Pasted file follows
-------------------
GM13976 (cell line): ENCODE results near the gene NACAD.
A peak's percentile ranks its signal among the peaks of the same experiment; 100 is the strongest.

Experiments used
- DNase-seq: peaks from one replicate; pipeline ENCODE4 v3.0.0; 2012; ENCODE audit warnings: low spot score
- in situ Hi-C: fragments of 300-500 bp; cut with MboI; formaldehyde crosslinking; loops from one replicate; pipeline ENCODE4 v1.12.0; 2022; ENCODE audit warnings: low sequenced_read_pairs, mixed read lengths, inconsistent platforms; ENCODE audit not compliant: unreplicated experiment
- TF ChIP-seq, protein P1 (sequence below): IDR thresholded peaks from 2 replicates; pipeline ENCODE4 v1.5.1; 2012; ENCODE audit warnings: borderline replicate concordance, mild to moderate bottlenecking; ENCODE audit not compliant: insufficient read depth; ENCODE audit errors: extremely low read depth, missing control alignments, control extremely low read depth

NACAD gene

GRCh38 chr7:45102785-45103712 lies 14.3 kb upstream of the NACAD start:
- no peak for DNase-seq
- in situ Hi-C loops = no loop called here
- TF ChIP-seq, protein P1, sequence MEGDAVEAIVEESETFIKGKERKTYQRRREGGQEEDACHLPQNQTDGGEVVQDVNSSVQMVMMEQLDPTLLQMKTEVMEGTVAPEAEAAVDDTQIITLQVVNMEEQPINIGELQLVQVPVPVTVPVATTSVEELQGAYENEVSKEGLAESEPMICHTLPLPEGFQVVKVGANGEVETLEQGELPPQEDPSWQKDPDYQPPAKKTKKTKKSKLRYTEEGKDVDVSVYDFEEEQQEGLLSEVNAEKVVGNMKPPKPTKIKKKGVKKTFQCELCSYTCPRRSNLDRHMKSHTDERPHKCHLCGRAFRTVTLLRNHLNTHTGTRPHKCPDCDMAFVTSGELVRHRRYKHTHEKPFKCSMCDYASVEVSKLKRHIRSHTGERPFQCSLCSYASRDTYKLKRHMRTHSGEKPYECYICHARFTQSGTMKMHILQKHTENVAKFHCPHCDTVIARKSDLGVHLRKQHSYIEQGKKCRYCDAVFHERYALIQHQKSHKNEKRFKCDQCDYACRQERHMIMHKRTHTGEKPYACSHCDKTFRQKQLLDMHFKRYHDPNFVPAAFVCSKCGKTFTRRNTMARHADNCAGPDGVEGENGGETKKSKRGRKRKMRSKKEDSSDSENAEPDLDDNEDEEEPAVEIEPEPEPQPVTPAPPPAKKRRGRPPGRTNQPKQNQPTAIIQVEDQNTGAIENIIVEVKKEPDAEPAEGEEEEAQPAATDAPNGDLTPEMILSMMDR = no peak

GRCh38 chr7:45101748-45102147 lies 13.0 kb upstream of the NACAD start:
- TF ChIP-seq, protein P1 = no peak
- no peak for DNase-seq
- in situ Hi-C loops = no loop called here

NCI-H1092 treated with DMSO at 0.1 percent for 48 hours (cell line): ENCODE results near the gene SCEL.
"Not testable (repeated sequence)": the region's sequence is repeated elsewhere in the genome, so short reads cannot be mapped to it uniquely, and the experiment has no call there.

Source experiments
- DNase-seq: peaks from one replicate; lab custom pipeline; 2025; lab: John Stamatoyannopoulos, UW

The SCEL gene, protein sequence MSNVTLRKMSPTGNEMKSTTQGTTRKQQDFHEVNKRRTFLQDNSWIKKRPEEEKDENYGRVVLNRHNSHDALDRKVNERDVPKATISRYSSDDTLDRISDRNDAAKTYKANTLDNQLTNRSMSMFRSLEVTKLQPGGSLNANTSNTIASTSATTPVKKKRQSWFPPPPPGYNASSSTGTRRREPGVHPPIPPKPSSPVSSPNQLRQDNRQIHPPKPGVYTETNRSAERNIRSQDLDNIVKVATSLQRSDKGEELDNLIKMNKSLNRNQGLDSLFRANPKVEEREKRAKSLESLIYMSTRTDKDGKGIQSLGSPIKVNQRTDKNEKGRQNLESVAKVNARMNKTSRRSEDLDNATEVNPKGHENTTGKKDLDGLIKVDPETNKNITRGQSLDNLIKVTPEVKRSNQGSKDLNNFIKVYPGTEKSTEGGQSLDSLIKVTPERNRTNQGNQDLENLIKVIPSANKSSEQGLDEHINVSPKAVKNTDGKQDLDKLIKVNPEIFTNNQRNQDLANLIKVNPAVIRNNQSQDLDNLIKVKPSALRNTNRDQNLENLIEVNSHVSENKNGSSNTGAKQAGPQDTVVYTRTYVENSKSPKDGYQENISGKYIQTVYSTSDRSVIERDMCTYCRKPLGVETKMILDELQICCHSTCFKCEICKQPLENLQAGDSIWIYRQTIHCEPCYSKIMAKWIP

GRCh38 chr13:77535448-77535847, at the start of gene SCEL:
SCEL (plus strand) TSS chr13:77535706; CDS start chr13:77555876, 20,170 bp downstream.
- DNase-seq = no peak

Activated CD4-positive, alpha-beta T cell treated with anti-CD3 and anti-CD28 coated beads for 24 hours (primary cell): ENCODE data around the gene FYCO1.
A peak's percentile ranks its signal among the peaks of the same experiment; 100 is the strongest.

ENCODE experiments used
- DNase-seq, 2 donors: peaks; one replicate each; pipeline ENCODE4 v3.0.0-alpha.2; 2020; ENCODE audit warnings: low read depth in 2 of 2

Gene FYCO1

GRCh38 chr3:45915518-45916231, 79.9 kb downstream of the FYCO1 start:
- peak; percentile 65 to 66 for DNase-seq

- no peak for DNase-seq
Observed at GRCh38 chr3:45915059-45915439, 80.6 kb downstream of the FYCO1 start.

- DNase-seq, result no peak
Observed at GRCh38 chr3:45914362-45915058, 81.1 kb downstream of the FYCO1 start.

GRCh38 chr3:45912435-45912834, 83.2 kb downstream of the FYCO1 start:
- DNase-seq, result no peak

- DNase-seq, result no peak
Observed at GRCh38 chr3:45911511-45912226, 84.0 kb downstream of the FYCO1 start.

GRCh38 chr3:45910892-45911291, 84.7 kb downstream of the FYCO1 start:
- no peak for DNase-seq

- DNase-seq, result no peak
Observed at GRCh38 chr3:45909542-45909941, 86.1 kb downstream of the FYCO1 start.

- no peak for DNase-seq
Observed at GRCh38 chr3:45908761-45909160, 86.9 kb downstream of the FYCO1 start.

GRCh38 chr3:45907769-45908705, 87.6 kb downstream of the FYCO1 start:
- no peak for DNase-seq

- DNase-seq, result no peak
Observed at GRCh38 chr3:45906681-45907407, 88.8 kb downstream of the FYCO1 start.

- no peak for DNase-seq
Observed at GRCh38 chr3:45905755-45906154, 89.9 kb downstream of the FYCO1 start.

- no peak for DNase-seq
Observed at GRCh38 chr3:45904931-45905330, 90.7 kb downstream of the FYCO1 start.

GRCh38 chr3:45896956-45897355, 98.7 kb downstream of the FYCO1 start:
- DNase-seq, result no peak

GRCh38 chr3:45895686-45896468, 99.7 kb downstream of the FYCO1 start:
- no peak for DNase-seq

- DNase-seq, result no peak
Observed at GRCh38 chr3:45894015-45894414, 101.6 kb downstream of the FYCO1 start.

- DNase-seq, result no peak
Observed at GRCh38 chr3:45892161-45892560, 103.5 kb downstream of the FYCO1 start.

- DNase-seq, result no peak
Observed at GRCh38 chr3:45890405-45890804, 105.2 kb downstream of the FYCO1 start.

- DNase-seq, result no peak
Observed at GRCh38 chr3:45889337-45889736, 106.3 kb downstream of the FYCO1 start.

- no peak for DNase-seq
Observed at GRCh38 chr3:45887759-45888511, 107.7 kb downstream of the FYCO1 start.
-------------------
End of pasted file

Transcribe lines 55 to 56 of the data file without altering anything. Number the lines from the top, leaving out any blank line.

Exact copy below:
GRCh38 chr3:45895686-45896468, 99.7 kb downstream of the FYCO1 start:
- no peak for DNase-seq